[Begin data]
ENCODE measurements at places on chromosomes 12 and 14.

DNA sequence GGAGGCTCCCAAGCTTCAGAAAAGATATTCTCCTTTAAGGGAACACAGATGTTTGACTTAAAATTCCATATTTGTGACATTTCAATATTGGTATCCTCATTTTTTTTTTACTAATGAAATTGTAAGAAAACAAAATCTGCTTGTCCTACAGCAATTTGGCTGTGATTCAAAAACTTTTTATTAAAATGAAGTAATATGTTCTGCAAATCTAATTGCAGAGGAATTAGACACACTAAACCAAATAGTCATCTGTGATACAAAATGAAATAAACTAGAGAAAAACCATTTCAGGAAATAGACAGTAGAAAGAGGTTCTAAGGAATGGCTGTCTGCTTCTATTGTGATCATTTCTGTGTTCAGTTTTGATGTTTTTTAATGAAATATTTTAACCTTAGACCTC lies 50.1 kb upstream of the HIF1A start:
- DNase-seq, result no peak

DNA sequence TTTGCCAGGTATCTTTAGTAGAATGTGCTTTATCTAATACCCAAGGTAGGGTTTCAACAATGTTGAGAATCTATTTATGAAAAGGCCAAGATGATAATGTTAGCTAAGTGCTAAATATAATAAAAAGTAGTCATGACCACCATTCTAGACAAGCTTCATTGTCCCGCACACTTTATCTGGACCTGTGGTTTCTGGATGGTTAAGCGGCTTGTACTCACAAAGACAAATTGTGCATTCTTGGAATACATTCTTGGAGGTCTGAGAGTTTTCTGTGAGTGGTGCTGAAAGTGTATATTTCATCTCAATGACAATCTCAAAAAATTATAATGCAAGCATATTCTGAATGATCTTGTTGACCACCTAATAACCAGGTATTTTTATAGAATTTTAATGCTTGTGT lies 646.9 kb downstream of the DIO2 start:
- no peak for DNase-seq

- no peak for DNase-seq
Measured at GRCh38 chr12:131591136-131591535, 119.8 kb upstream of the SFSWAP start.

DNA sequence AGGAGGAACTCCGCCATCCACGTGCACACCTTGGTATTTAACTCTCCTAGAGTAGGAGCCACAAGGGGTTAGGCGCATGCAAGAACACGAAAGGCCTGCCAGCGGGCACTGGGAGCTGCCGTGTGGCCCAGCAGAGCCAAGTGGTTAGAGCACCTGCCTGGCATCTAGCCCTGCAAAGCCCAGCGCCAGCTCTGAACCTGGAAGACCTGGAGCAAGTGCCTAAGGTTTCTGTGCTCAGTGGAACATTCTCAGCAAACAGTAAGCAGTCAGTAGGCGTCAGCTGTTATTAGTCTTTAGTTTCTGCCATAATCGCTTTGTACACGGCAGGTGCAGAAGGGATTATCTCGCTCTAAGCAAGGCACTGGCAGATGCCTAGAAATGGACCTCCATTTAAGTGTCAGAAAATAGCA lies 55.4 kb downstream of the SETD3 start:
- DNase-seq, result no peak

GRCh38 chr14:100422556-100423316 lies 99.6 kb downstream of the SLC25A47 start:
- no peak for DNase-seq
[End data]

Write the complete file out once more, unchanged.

ENCODE measurements at places on chromosomes 12 and 14.

DNA sequence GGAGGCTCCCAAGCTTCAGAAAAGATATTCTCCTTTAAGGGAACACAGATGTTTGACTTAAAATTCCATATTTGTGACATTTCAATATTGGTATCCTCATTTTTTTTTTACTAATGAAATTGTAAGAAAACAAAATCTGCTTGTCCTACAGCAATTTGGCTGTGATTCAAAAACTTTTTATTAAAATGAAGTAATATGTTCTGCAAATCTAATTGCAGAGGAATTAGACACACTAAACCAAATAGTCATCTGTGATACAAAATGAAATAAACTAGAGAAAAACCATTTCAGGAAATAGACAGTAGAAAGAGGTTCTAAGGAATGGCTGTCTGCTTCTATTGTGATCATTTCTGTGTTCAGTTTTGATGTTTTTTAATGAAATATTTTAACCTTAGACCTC lies 50.1 kb upstream of the HIF1A start:
- DNase-seq, result no peak

DNA sequence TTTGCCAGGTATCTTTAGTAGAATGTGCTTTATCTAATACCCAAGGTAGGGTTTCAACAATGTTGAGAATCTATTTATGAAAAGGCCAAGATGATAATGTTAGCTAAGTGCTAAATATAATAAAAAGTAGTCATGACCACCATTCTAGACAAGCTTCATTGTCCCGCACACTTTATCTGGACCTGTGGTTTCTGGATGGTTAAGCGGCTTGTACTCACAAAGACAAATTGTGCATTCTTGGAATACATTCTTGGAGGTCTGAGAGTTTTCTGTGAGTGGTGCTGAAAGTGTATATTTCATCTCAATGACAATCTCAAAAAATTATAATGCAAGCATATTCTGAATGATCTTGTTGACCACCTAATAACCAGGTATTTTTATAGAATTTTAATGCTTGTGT lies 646.9 kb downstream of the DIO2 start:
- no peak for DNase-seq

- no peak for DNase-seq
Measured at GRCh38 chr12:131591136-131591535, 119.8 kb upstream of the SFSWAP start.

DNA sequence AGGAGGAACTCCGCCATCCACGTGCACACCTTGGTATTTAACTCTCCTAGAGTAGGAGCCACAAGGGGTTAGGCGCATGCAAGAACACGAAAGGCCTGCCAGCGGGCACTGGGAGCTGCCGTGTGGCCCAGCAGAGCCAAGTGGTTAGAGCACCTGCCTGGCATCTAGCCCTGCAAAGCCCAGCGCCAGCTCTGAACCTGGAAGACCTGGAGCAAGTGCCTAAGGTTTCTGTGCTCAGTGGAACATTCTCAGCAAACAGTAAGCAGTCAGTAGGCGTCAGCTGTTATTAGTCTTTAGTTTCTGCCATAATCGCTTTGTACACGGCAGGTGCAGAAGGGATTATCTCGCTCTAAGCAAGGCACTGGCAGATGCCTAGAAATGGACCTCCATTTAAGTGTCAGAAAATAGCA lies 55.4 kb downstream of the SETD3 start:
- DNase-seq, result no peak

GRCh38 chr14:100422556-100423316 lies 99.6 kb downstream of the SLC25A47 start:
- no peak for DNase-seq